Washington D.C. Vacation Travel Guide | Expedia

Washington D.C. is situated on the east coast
of the USA, along the banks of the Potomac River. The city has an area of just under 70 square
miles, but it sure packs a lot in! Washington was founded as the nation’s capital
in 1791. As soon as you land here you get a sense of
the power and history that this metropolis represents. Most visitors start at the National Mall,
a two-mile green strip often referred to as “The Nation’s Front Lawn”. Clearly there’s no shopping to be done at
this Mall. What it does offer is a sweep of the country’s
most famous monuments and museums, all in one place. Begin your tour of the Mall at the Zero Milestone, the proposed reference point for distances
on all US maps. To the north you’ll see America’s most famous
residence, The White House. To the south stands the Washington Monument. Rising 555 feet, this marble obelisk is the
centerpiece of the National Mall. The US Capitol Building, on top of Capitol
Hill, is the nation’s seat of federal government. Rest a while by the Reflecting Pool. Surrounded by America’s most iconic tributes
to its heroes and founding fathers, it’s easy to let your mind wander back through
the various chapters of America’s history. Nestled in the trees is the Vietnam Veterans
Memorial. Engraved in its walls are the names of tens
of thousands of soldiers who lost their lives in the battlefields of
Vietnam. The nearby Lincoln Memorial is where Martin
Luther King Jr. made his famous ‘I Have A Dream’ speech. Admire the many sculptures and waterfalls at the Franklin Delano Roosevelt Memorial
further along the Mall. Across the Tidal Basin, Thomas Jefferson keeps a watchful eye on the
White House from his own memorial, built in the style of ancient Rome. The Mall is also home to many of the nation’s
Smithsonian buildings. To learn more about this interesting collection
of museums and galleries, stop by at the Information Center in the Smithsonian
Institution Building called the Castle. The whole family will enjoy the Smithsonian
National Air and Space Museum, where you can let your imagination fly high
among historic airplanes and spacecraft. Create your own headlines at the Newseum, an interactive museum dedicated to the world
of news media. The Botanic Garden of the Capitol Building
offers an escape from monuments and museums. But the Mall is not the only attraction in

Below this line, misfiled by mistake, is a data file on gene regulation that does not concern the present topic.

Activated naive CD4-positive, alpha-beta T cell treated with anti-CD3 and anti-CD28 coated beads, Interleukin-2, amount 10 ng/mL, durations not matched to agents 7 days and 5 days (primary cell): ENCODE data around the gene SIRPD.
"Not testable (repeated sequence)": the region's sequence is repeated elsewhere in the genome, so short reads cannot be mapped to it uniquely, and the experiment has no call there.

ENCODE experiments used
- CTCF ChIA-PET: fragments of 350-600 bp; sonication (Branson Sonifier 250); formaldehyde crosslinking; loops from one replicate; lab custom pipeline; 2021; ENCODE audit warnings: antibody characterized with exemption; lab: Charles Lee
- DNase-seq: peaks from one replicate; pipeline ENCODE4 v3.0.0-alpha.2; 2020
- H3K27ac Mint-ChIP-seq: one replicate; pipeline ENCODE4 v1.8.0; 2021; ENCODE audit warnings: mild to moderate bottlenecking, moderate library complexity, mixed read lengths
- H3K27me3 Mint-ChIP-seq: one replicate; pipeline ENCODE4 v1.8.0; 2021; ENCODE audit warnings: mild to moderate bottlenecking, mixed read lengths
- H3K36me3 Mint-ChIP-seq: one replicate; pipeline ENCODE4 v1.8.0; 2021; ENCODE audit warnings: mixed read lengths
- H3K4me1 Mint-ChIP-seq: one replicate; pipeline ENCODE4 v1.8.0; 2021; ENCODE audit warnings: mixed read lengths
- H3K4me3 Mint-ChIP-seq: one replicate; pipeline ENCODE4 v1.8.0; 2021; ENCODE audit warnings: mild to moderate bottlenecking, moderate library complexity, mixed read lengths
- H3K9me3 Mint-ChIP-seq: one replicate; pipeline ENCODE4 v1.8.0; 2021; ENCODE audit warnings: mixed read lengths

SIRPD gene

D.C.. To explore the many attractions outside of
the Mall, the convenient Capital Bikeshare system is
available all over the city. In picture-perfect downtown neighborhoods
such as DuPont Circle, browse bookstores by day and try the cafés
by night. Another charming central suburb is Foggy Bottom, named after the fog that rises from the Potomac
River. Here you’ll find the Watergate Hotel and the
Kennedy Center. Pass Washington Circle to get to Georgetown. With its eighteenth-century buildings, it
is the oldest district in D.C., and today university students give it a lively
atmosphere. Wisconsin Avenue and M Street offer many boutique
stores and galleries. North from here is the National Cathedral, one of the largest churches in the United
States. In the nearby Smithsonian National Zoo, the residents are sure to delight monument-weary
children. Another family favorite is the International
Spy Museum. Play undercover agent in an interactive game
where nothing is as it seems! Just across the river in neighboring Virginia
is the nation’s most hallowed ground, Arlington National Cemetery. Wander among rows of tombstones dedicated
to those who made the ultimate sacrifice for their
country. President John F. Kennedy’s final resting
place, marked by an ‘eternal’ flame, is one of the most visited graves. From Arlington House you can look back over
D.C. and its surrounding suburbs. Washington has a lot more to offer than the
political buildings and stately monuments that it is so famous for. And no matter how often you’ve seen these
landmarks in the news or in movies, nothing beats
the real thing!

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